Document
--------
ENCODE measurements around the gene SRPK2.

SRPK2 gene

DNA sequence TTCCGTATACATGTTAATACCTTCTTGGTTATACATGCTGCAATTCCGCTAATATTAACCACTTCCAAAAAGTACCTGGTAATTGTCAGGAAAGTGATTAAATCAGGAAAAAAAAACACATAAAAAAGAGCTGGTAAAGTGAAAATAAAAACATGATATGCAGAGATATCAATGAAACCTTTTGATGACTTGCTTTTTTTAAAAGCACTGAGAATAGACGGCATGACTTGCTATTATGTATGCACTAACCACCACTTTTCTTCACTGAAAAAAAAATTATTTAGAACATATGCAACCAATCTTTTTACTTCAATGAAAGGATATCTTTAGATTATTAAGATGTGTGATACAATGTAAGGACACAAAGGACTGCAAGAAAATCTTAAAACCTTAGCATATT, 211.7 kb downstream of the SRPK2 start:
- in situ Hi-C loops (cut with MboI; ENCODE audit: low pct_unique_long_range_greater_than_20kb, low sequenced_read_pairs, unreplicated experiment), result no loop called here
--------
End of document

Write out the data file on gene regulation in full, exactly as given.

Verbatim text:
ENCODE measurements around the gene SRPK2.

SRPK2 gene

DNA sequence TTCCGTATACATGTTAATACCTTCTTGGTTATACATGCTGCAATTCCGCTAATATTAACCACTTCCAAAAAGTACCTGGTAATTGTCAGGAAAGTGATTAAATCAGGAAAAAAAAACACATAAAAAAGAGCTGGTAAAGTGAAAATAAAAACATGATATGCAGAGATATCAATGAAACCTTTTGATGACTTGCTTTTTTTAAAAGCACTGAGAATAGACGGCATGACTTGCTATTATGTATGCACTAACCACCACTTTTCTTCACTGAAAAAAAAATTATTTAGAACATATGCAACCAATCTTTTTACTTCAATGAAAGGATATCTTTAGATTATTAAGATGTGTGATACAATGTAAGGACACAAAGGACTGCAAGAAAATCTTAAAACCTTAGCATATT, 211.7 kb downstream of the SRPK2 start:
- in situ Hi-C loops (cut with MboI; ENCODE audit: low pct_unique_long_range_greater_than_20kb, low sequenced_read_pairs, unreplicated experiment), result no loop called here